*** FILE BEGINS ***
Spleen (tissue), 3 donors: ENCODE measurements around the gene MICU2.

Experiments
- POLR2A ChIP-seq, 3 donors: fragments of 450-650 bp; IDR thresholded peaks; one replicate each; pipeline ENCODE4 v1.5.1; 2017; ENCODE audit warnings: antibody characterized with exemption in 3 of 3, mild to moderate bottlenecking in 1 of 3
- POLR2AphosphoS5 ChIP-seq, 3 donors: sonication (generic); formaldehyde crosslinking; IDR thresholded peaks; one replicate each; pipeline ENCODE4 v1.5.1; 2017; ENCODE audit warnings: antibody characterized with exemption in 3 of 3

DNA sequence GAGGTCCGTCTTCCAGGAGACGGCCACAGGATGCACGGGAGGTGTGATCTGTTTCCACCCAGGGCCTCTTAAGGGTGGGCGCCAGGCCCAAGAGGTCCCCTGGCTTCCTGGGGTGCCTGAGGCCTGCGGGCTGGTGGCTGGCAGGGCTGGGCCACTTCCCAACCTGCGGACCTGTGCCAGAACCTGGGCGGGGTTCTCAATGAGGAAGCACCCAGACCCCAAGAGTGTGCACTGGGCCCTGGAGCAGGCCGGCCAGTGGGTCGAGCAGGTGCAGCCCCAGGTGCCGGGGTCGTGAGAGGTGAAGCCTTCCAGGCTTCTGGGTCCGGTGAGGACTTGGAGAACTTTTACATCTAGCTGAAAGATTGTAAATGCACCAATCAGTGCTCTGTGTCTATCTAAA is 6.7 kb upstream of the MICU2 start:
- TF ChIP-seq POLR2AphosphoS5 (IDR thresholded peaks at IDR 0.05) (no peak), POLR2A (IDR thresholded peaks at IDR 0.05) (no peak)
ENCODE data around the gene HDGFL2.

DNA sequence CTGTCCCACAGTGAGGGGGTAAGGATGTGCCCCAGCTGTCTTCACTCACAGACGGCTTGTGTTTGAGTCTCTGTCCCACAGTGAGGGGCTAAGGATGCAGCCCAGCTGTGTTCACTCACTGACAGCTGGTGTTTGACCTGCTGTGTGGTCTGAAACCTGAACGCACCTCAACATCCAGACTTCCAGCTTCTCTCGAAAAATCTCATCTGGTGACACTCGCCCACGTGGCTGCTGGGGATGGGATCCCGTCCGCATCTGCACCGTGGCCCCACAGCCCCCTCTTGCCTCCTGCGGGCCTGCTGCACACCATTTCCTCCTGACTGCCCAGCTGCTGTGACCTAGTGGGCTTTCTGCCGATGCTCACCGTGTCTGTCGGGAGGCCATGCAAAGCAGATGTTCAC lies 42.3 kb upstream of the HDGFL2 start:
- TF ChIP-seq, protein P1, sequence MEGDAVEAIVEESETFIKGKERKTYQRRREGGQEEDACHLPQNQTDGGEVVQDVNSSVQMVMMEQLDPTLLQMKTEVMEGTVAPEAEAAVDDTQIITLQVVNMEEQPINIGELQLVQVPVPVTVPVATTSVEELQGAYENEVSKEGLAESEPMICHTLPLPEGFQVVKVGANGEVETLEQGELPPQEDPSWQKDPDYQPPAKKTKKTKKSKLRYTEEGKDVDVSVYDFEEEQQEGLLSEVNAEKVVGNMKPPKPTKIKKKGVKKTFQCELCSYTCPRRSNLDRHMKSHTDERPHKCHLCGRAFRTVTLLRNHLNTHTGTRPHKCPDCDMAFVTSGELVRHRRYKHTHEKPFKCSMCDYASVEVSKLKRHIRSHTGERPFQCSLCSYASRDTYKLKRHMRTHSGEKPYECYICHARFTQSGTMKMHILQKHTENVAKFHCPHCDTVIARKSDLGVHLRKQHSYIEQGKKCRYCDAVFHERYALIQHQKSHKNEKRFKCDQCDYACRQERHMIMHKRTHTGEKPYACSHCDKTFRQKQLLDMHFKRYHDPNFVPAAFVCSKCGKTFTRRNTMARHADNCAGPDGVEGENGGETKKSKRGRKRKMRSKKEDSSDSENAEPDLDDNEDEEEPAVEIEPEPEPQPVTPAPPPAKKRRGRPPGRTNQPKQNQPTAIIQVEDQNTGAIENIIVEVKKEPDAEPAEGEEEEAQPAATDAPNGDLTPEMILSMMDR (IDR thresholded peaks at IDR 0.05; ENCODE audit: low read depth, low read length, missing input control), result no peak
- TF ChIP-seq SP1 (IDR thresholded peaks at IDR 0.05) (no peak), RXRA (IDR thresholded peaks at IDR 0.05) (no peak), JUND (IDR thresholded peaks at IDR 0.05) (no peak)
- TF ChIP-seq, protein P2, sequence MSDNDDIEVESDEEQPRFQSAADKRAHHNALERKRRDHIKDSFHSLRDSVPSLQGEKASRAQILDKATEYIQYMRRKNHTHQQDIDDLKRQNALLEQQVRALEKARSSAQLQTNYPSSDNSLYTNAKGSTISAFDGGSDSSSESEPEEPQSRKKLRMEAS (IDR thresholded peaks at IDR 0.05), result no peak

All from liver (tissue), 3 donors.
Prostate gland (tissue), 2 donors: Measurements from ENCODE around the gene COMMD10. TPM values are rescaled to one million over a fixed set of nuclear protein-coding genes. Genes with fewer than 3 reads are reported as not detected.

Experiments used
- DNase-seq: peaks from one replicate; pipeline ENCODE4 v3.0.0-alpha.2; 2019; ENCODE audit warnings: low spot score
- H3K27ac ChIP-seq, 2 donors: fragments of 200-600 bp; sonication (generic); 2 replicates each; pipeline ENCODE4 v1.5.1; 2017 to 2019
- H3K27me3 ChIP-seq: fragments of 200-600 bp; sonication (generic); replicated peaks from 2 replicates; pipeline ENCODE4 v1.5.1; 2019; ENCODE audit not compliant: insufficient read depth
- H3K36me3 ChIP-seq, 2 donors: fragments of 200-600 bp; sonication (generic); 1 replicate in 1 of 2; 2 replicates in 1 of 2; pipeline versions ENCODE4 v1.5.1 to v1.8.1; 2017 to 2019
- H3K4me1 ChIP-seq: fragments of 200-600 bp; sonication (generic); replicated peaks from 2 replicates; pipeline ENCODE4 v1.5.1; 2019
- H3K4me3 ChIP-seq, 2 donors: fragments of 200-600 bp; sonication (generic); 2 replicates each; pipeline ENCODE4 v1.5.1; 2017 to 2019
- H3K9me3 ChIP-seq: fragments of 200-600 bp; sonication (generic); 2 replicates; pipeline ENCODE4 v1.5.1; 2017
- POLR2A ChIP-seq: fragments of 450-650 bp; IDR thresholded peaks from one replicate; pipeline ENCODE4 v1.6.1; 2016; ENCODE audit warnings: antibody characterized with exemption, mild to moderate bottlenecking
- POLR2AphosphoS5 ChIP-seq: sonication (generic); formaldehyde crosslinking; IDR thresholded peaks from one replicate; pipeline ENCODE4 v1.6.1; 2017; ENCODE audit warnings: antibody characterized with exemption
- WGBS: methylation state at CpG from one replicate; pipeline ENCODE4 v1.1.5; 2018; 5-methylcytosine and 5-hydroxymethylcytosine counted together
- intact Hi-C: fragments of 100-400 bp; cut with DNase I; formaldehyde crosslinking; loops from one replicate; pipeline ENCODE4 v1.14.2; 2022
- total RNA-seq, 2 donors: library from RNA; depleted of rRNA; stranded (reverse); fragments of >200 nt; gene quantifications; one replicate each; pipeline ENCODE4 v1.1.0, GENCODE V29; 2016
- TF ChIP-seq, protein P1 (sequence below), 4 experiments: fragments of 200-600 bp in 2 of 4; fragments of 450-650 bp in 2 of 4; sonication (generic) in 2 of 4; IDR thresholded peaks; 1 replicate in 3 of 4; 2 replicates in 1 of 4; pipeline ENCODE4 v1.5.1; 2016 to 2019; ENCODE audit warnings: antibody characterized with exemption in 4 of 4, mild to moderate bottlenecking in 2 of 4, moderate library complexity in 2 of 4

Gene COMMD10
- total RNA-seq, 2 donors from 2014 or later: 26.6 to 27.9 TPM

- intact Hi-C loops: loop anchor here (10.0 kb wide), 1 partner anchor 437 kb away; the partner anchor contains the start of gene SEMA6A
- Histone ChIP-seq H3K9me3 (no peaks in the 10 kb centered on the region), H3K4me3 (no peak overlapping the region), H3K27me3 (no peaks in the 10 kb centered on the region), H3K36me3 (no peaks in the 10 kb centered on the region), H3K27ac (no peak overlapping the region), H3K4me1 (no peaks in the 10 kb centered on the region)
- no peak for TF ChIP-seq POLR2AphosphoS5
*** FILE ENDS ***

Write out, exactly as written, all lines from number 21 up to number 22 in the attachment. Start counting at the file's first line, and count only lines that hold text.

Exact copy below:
- H3K9me3 ChIP-seq: fragments of 200-600 bp; sonication (generic); 2 replicates; pipeline ENCODE4 v1.5.1; 2017
- POLR2A ChIP-seq: fragments of 450-650 bp; IDR thresholded peaks from one replicate; pipeline ENCODE4 v1.6.1; 2016; ENCODE audit warnings: antibody characterized with exemption, mild to moderate bottlenecking